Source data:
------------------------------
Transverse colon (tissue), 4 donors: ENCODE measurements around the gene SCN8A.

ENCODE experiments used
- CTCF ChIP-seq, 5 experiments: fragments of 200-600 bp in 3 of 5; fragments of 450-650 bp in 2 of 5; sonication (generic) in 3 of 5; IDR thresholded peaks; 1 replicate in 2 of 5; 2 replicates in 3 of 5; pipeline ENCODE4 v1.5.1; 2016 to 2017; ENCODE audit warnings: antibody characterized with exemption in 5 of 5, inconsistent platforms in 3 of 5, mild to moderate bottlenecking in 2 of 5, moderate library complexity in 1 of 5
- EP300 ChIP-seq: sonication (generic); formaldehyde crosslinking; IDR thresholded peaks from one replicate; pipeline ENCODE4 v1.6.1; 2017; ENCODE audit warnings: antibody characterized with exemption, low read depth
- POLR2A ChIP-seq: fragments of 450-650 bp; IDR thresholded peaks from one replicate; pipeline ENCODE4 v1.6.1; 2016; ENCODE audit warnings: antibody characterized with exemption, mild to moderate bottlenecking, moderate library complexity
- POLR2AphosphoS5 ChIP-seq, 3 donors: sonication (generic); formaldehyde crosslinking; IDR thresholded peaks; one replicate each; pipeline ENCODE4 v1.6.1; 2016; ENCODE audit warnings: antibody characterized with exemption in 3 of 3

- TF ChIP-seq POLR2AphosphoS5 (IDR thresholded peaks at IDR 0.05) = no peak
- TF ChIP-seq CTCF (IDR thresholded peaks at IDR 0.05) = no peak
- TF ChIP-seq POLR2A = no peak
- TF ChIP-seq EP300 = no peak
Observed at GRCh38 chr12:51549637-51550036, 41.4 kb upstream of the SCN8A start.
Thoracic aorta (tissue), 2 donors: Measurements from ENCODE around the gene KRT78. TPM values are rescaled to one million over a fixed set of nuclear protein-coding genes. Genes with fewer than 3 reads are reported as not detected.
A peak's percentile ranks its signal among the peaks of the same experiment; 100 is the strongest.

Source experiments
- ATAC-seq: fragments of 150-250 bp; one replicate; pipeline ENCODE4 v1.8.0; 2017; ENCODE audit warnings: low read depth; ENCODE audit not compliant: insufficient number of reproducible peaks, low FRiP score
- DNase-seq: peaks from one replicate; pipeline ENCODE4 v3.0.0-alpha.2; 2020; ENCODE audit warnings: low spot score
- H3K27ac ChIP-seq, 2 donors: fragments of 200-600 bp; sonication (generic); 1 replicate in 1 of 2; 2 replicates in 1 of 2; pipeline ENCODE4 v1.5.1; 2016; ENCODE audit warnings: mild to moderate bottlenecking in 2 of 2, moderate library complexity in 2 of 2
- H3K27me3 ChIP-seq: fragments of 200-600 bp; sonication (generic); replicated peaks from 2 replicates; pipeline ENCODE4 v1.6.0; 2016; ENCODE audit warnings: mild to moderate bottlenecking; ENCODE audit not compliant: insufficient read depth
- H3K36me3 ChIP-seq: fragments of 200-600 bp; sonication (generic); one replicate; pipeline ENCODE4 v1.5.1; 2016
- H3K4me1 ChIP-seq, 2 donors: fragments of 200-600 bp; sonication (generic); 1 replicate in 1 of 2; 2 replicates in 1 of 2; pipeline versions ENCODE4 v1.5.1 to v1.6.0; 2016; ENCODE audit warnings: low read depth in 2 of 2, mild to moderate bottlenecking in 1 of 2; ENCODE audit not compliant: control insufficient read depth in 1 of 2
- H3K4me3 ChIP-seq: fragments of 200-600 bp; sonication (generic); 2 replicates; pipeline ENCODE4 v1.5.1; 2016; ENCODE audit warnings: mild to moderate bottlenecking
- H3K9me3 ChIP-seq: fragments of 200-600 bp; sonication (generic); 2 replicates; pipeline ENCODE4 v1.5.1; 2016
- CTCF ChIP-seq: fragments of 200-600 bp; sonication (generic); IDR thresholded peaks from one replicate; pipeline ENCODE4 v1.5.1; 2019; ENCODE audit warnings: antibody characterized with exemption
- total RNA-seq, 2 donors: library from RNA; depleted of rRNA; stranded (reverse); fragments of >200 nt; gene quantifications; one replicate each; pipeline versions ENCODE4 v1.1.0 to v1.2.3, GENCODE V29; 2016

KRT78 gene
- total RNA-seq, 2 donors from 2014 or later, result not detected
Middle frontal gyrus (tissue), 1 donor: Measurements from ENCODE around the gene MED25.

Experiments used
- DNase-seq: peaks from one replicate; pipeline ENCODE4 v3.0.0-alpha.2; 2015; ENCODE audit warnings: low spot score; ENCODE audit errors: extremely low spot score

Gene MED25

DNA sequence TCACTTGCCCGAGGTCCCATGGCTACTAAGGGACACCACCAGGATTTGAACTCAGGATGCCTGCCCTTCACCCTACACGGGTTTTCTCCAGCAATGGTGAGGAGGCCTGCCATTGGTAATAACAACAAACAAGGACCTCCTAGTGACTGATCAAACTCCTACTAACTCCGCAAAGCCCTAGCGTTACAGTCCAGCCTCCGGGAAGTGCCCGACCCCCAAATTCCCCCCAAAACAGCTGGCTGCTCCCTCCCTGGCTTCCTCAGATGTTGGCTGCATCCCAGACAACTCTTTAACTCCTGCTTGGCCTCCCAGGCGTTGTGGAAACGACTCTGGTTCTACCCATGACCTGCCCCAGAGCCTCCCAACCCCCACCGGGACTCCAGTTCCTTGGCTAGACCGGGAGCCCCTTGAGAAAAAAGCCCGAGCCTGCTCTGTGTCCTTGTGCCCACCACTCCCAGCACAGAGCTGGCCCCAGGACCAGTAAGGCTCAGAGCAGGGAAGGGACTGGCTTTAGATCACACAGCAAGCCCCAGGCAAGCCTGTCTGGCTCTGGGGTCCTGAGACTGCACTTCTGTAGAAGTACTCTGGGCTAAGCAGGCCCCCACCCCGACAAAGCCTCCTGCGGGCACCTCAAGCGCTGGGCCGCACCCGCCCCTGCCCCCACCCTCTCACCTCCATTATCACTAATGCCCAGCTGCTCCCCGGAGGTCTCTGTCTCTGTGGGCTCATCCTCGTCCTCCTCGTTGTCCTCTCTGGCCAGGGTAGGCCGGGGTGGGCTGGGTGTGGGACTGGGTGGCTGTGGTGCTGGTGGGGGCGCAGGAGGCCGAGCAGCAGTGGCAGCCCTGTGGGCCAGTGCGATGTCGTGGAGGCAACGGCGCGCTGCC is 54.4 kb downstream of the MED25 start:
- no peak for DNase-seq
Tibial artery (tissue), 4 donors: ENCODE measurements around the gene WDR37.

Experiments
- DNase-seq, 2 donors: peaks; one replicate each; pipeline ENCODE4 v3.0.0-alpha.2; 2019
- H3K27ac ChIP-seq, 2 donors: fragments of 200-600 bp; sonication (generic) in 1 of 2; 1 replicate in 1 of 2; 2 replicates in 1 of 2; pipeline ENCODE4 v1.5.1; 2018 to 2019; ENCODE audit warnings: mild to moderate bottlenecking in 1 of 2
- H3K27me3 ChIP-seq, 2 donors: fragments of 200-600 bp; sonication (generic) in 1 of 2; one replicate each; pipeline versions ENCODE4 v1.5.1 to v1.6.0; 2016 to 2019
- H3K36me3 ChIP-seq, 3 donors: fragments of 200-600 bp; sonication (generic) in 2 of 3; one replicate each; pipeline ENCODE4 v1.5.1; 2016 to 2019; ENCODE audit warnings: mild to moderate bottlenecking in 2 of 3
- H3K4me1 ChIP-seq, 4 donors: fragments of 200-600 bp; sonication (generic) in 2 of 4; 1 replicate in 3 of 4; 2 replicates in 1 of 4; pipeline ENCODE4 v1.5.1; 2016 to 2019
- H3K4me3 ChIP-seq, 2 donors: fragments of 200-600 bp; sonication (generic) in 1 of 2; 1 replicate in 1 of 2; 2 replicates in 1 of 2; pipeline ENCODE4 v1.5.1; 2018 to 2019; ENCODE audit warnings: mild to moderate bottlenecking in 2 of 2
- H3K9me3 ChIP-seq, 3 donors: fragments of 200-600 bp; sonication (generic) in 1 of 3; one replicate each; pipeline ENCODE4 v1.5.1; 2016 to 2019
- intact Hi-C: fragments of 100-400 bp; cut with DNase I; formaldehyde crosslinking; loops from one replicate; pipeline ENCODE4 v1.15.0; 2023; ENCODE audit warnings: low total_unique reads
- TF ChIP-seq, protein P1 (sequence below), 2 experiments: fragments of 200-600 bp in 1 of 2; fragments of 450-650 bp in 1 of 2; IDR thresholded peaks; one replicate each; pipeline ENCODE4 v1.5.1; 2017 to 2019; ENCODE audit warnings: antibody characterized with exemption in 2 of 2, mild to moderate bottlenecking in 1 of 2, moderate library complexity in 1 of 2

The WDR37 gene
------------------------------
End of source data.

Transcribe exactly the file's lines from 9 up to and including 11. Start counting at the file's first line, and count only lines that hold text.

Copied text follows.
- TF ChIP-seq POLR2A = no peak
- TF ChIP-seq EP300 = no peak
Observed at GRCh38 chr12:51549637-51550036, 41.4 kb upstream of the SCN8A start.